2nd Oct 2023

China backtracks on ambassador claim in row with Baltic states

  • French president Emmanuel Macron (l) and European Commission president Ursula von der Leyen in Beijing earlier this month (Photo: European Commission)
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China is distancing itself from comments made by its ambassador in Paris that appeared to question the independence of ex-USSR states — which would include Baltic EU member states.

In a statement published Monday (24 April), the Chinese embassy in Paris declared that televised statements by its ambassador Lu Shaye were personal and not a political declaration.

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"The Chinese side respects the sovereignty, independence and territorial integrity of all countries," it said, despite threats by Beijing to seize the island-nation of Taiwan by military force.

The growing backlash follows comments last week on the French LCI network by Lu who said former Soviet countries don't have "effective status in international law." Latvia, Lithuania and Estonia were all part of the USSR from 1940 to 1991.

Lu made the statement as part of a wider discussion on whether Crimea, which was illegally annexed by Russia in 2014, was part of Ukraine.

"Even these ex-Soviet countries don't have an effective status in international law because there was no international agreement to materialise their status as sovereign countries," Lu said.

Bloomberg news reports that the embassy has since removed a transcript of the interview from its official WeChat account.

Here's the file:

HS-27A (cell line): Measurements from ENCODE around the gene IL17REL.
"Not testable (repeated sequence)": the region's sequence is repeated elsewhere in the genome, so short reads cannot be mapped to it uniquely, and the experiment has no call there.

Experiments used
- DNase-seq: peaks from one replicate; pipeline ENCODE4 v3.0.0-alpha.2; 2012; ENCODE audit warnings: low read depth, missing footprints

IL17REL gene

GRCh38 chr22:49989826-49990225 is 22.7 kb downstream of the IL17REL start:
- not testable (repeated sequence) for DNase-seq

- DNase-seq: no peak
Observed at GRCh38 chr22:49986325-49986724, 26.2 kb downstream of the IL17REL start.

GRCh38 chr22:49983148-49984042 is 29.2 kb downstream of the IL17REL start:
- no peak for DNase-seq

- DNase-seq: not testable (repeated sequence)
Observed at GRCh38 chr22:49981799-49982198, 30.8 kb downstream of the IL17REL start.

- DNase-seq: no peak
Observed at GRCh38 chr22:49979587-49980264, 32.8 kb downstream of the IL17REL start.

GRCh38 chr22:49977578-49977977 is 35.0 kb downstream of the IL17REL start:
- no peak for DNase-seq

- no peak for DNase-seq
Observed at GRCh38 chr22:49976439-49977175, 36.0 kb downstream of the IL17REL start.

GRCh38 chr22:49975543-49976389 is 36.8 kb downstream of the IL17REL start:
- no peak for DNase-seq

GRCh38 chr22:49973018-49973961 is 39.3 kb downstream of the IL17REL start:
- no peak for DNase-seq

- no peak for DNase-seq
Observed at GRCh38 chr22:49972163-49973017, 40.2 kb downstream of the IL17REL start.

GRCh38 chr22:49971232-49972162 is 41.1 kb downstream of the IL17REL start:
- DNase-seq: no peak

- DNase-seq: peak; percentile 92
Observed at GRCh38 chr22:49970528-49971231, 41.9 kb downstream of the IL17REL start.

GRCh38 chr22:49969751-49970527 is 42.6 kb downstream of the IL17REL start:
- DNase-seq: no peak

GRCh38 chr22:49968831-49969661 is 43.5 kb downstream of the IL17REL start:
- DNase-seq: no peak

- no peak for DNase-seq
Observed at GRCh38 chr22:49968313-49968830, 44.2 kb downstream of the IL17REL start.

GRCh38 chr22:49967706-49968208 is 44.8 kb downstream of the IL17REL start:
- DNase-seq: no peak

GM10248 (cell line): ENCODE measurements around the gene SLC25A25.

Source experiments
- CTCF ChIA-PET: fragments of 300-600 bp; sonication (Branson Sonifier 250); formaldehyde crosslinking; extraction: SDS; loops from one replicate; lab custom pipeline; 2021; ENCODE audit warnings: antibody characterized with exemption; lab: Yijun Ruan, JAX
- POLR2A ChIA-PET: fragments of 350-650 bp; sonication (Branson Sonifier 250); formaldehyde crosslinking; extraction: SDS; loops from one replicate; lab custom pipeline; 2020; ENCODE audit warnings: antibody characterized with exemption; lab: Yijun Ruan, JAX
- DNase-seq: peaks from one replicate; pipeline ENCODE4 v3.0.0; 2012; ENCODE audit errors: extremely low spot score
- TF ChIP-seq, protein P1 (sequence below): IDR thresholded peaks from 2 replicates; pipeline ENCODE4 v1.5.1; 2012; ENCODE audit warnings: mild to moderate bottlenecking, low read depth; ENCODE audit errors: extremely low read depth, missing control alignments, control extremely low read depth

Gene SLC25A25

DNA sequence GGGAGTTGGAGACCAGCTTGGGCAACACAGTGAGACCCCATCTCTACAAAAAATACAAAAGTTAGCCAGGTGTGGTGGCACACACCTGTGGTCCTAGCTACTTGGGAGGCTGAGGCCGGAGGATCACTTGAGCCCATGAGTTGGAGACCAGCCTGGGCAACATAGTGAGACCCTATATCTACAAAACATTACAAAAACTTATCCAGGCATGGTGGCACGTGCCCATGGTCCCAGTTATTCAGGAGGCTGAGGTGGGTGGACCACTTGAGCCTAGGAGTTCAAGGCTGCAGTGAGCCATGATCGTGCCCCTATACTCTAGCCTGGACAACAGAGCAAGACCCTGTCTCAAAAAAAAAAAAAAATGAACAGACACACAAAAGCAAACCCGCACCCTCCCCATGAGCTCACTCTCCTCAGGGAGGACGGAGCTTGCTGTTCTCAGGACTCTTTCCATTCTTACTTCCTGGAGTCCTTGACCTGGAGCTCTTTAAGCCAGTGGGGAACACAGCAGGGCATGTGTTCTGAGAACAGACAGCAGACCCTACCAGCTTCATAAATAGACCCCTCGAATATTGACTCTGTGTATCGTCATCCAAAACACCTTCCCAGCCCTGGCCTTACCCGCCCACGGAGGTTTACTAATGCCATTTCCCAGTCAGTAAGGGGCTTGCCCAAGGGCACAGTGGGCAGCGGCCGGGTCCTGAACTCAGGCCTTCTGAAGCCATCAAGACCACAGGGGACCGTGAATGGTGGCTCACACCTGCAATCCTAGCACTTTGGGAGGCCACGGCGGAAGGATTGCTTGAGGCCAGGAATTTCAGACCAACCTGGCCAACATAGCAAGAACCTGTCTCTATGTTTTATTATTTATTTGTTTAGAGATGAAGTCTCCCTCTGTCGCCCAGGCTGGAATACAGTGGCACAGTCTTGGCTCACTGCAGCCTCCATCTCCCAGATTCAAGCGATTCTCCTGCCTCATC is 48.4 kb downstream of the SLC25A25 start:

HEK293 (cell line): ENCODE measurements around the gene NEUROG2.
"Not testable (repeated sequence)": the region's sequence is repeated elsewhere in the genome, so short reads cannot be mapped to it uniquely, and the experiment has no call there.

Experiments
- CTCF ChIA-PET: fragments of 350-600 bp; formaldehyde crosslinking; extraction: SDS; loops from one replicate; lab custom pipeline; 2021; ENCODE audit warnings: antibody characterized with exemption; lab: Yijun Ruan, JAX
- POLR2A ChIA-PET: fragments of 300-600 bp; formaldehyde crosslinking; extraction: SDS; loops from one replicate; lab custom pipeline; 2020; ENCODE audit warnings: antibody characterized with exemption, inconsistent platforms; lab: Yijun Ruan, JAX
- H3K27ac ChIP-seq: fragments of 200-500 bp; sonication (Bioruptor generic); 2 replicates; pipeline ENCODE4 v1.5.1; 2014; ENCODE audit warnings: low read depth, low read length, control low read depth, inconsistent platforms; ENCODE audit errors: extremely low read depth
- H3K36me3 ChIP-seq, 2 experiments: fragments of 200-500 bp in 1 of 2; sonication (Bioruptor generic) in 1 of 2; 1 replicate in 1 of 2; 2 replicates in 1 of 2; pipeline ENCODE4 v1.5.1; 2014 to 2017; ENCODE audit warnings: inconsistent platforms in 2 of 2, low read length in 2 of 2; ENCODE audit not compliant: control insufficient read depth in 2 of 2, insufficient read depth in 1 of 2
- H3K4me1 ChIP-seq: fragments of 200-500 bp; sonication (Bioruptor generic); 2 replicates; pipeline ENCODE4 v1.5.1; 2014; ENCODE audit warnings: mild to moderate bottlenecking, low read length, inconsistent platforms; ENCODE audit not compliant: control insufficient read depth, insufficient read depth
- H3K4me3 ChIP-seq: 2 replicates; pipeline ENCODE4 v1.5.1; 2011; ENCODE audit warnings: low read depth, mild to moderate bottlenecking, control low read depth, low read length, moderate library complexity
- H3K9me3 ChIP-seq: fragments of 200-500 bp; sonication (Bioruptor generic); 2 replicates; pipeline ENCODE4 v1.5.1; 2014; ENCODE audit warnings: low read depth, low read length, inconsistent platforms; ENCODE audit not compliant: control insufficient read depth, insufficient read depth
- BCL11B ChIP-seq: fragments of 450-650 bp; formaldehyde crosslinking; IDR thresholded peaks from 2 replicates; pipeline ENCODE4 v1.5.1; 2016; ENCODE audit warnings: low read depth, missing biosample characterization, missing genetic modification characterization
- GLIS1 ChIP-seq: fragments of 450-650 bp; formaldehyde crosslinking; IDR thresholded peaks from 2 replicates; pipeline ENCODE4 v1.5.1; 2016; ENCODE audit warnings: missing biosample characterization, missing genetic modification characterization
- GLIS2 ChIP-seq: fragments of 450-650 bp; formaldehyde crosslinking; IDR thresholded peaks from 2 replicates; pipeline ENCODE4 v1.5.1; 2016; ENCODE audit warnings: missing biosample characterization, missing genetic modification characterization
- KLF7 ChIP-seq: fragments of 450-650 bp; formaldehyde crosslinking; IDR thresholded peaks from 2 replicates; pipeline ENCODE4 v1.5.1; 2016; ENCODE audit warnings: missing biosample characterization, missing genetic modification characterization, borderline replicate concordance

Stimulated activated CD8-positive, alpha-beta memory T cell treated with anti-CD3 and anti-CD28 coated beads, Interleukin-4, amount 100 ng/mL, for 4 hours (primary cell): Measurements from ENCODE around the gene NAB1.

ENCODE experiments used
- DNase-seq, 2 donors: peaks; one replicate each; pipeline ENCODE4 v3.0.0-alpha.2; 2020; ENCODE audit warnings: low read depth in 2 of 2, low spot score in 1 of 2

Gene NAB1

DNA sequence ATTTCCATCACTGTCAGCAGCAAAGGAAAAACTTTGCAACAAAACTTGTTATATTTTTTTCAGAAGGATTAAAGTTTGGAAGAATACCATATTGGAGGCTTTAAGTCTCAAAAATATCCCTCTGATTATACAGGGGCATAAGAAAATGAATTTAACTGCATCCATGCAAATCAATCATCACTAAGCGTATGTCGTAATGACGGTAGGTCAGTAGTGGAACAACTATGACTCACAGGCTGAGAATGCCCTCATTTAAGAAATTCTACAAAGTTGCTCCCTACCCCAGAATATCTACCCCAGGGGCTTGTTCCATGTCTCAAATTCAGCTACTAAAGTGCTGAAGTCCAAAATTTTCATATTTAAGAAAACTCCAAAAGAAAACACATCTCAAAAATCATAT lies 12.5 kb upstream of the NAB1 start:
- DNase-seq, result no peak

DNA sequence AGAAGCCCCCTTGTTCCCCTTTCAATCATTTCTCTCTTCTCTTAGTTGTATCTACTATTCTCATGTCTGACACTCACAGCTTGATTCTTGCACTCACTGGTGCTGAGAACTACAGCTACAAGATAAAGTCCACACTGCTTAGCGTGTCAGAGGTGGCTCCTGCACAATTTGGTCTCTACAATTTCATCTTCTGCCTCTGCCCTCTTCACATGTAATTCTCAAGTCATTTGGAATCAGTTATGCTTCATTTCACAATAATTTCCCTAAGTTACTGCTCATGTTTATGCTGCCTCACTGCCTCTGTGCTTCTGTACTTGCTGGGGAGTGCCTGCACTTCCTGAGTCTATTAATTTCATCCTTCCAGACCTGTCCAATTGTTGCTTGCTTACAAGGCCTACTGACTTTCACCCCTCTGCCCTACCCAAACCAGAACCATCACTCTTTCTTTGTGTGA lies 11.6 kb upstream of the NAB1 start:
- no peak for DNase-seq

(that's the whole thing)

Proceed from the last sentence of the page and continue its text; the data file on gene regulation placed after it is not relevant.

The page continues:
The statements have inflamed Lithuania, Latvia, Estonia and led to calls among some MEPs to have France declare Lu persona non grata.

All three have since summoned meetings with Chinese state diplomatic representatives. It is not immediately clear if Beijing's efforts at damage control will temper the row, although Luxembourg's foreign minister Jean Asselborn called Lu's remarks a "blunder".

China's friendly relations with Moscow, given Russia's invasion of Ukraine, has only sowed further distrust despite efforts by the French president to have Beijing act a mediator.

Among the most ardent critics of China is Lithuania.

"We've been always saying that we do not trust China, as a mediator, as a possible mediator," said Gabrielius Landsbergis, Lithuania's minister of foreign affairs.

"It has definitely chosen a side. They sided with Russia, politically," he said.

He had also equated Beijing with Moscow propagandists spreading lies about Ukraine. "They questioned the sovereignty of the countries, they questioned the borders, they question the territorial integrity of countries," he said.

"This is the narrative that we've been hearing from Moscow, and now it's being sent out by another country," he told reporters.

Estonia made similar comments.

"We are an independent sovereign country, we are a member of European Union, Nato," said Estonia's minister of foreign affairs, Margus Tsahkna.

China is among a list of discussion topics at a Luxembourg meeting of EU ministers of foreign affairs on Monday.

The EU's foreign policy chief, Josep Borrell, said the talks will seek to "reassess and recalibrate our strategy towards China."

Meanwhile, in Brussels, the European Commission is holding talks with China's minister of commerce Wang Wenta to discuss bilateral trade issues.

A European Commission spokesperson said the two sides will also discuss specific issues of market access and trade interests.

The Brussels-executive had last December launched legal proceedings against China at the World Trade Organization for alleged restrictions imposed by Beijing on Lithuania's exports.


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